Through the latest Google Wing app, OpenSky, pilots can now ask authorizations to fly their drones. The free app is made possible with the help of Alphabet, Google's parent company, and it will now serve both iOS and Android users.
OpenSky to Come in Android and iOs Platforms
According to a report by PetaPixel, before the program arrived in the United States to assist the pilots in drone flying, it was first announced in 2019 in Australia.
Now, regardless if you are an Android or an iOS user, you could utilize the free app.
The OpenSky app will be a big help to those pilots who do not know the potential spots where they can fly their unmanned aircraft. Using Google Maps, the application will point you exactly to those locations through a color-coding scheme.
For instance, areas that are colored yellow symbolize restricted areas. These places might ask you some requirements that you need to comply with. It's also possible that some restrictions are imposed in a specific location because they are intended for the public.
On the other hand, the green areas will give you the chance to safely fly your drone without any problems. Meanwhile, your drone cannot fully operate in areas in the map that are colored red, Drone Life wrote in its recent report.
Apart from the color patterns that suggest if you should go or not for drone flying, the app offers you authorization to fly in limited vicinities.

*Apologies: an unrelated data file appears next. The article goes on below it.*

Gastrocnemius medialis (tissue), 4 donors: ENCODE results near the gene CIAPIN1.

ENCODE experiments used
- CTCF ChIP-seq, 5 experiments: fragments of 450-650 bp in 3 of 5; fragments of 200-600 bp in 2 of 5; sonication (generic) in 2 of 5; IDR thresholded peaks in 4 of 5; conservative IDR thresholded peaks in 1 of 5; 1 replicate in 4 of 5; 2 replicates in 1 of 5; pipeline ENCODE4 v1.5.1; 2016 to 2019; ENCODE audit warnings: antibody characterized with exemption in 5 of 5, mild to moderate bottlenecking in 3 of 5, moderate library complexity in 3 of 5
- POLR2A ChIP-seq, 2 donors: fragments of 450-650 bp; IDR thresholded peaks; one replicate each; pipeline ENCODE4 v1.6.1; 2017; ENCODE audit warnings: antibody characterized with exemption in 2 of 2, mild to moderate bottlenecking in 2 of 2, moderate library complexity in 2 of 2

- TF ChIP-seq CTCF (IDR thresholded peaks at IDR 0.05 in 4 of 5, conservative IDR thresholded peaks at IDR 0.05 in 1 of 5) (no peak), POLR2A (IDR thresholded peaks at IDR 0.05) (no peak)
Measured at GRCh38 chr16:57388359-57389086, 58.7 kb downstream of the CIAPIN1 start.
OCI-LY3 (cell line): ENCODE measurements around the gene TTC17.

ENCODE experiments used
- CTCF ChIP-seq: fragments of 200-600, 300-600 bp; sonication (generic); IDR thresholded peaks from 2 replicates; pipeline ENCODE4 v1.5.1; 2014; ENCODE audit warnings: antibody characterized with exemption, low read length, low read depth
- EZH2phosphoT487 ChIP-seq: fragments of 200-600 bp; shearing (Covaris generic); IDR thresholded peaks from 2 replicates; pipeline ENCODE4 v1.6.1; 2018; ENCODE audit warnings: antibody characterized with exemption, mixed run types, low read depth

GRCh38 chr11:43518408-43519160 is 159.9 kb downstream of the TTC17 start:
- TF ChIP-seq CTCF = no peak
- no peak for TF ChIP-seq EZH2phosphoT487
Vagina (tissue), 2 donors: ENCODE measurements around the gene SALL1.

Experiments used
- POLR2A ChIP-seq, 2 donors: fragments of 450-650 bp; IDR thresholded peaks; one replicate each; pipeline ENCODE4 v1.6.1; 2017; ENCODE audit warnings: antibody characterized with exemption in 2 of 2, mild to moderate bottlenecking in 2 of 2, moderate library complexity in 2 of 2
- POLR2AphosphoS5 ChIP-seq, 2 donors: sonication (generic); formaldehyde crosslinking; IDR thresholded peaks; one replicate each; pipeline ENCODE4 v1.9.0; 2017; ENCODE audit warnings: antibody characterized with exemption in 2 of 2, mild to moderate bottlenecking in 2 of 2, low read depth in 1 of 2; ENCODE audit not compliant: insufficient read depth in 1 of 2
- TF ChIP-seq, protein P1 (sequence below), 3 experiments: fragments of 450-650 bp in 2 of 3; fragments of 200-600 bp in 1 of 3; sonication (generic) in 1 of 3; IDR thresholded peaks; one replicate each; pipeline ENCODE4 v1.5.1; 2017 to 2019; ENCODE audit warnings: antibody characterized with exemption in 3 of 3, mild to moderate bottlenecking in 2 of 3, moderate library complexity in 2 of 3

For the approval, you will be granted a "near real-time authorizations" called the Low Altitude Authorization and Notification Capability (LAANC).
Take Note Of this When Using OpenSky
If your flight is tomorrow already, you can simply conduct pre-planning to where you should go before your preferred schedule. If you want to prefer exploring the sensitive areas, you need to ask for early approval so that you won't have any issues when the official schedule comes.
If you want to test this process, make sure to screen grab some pictures of your flight approval to push through the flight amid unforeseen issues like weak signals. Remember that you need to present proof to the law enforcers and rangers around the area.
OpenSky App Lets Pilots Be More Compliant
Controlling drones exceeding 0.55 pounds will first need to be registered for flight operations under the FAA. The drone pilots should comply with the regulations in the region.
Back in December 2020, FAA implemented the Remote Identification (ID) en route to the growing innovation and technological advancements. This will also allow the operators to know more tools that they could use later.
"Compliance will ultimately expand the uses and benefits of drones - among them an emergency response, commercial inspections, and contactless delivery-to more people," Wing wrote in its blog on Tuesday, June 29.
Currently, there are about two million registered drones in the US alone. Google Wing sees that this increasing number of unmanned aircraft will benefit from the latest OpenSky application.
This article is owned by Tech Times
Written by Joseph Henry